Should both clubs successfully negotiate their first-round ties, Cork City are intent on hosting their Europa League game against Rangers at Turner’s Cross – unless the authorities dictate otherwise.
“As things stand, we have the category licence to play our second round game in Turner’s Cross,” says Cork City chairman Declan Carey. “Unless we’re told otherwise by our regulators, the FAI and UEFA, our plans are to stay in Turner’s Cross and play our European games there as much as we can.
“Obviously plans can change but Turner’s Cross is our home ground and that’s where we feel we’ll perform our best in Europe.”
Yesterday’s second-round Europa League draw in Switzerland set up the prospect of a high-profile meeting between the Rebels and the blue half of the Old Firm, although there’s a fair bit of football to be played before the tie could come to pass, with City having first to play the winners between Luxembourg’s Progrès Niederkorn and Cardiff Metropolitan University, while Rangers will have to overcome either Prishtina of Kosovo or St Joseph’s of Gibraltar to qualify for the second round.
Although sophisticated policing and efforts by both clubs have helped take a lot of the heat out of Old Firm games in recent years, memories remain in this country of Rangers’ UEFA Cup game against Bohemians in 1984, when a famous 3-2 win for the home side was marred by serious crowd trouble in Dalymount Park and on the streets of Dublin. It was as a result of security concerns arising from that night that Shelbourne forfeited home advantage when they drew the Glasgow giants in 1998, playing the first leg of their UEFA Cup tie on the ‘neutral territory’ of Tranmere Rovers’ Prenton Park. (In what turned out to be a memorable match, Shels were beaten 5-3 before losing 2-0 in the second leg at Ibrox Park).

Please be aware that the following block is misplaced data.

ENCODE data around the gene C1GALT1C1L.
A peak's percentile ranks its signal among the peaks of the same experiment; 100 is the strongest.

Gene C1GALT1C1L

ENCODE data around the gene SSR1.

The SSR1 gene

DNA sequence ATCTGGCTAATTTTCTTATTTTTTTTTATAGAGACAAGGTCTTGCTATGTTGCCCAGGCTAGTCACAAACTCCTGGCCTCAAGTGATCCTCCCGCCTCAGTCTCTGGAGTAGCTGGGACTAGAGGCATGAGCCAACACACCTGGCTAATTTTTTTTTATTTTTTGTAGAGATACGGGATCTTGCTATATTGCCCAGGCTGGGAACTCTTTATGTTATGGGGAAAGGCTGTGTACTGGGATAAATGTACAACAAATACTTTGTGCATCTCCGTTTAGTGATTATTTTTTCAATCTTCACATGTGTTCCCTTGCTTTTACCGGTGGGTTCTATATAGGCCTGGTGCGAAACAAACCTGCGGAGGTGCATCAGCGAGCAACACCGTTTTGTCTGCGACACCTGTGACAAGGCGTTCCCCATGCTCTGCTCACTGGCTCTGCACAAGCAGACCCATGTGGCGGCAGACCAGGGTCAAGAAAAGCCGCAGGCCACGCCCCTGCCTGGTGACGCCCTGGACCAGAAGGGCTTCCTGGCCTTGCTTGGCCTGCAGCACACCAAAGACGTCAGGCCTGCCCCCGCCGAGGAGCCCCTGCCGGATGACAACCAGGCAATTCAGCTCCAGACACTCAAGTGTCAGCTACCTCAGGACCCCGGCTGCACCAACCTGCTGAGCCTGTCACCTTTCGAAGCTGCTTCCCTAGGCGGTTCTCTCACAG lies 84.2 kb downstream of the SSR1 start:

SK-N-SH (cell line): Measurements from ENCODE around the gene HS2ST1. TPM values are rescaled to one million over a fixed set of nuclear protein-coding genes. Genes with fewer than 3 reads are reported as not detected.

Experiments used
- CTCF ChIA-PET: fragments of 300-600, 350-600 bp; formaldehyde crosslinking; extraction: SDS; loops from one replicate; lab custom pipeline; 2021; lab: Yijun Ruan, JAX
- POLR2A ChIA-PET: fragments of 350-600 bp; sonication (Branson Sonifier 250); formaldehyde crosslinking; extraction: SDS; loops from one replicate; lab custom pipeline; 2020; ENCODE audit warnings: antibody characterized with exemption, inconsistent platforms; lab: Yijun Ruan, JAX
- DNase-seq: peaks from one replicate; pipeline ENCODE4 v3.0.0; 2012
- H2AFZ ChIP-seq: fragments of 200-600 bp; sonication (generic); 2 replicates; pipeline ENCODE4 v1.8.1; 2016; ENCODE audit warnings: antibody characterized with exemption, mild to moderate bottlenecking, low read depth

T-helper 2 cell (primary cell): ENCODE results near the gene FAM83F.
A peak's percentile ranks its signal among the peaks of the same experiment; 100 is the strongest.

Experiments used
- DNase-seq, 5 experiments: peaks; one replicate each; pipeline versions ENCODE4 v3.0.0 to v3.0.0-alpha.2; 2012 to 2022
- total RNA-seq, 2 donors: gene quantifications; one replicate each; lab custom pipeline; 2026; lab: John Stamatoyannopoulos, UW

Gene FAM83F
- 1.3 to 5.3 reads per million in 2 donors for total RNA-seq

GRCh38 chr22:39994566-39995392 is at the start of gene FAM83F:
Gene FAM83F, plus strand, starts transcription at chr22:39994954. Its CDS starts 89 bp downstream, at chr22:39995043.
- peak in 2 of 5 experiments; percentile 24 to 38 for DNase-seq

Asked about security concerns around the possible visit of Rangers to Cork in 2019, Declan Carey quipped:
There would be because I know there’s lots of Liverpool fans in Cork who will probably want to get a selfie with Steve Gerrard.
In truth, the chairman says he is confident the club could meet all the logistical and security demands which would be associated with such a big game.
“With every tie we assess all of the security measures that are required,” he says. “We plan efficiently and effectively, we’re professionals and we treat every game or potential tie with the seriousness it deserves. We’ve got a great team off the pitch that has huge experience with European competition.
We’ll work very closely with the Gardaí, like we do with every European game, to make sure supporters have a great night in Turner’s Cross. There’ll be no stone unturned no matter who we face.
“Overall everyone at the club is very positive about the entire draw. We’re going to face either Progres or Cardiff University in the first round and, look, it’s one game at a time, but there is now the possibility of us playing a big tie in round two which is great.
“We’ve played big teams before that have brought large crowds to Turner’s Cross, like Genk and Legia Warsaw and Rosenborg, and I’m sure it would be a packed out crowd at Turner’s Cross for Rangers if that game does come to fruition.”
Officials of City and Rangers held informal preliminary talks in Nyon after yesterday’s draw, with the Glasgow giants’ initial concern understood to centre mainly on the fact that the Turner’s Cross capacity of 7,000 would mean a maximum allocation of tickets for away fans of no more than 400, creating an obvious supply and demand problem for a club whose own capacity at Ibrox is just over 50,000.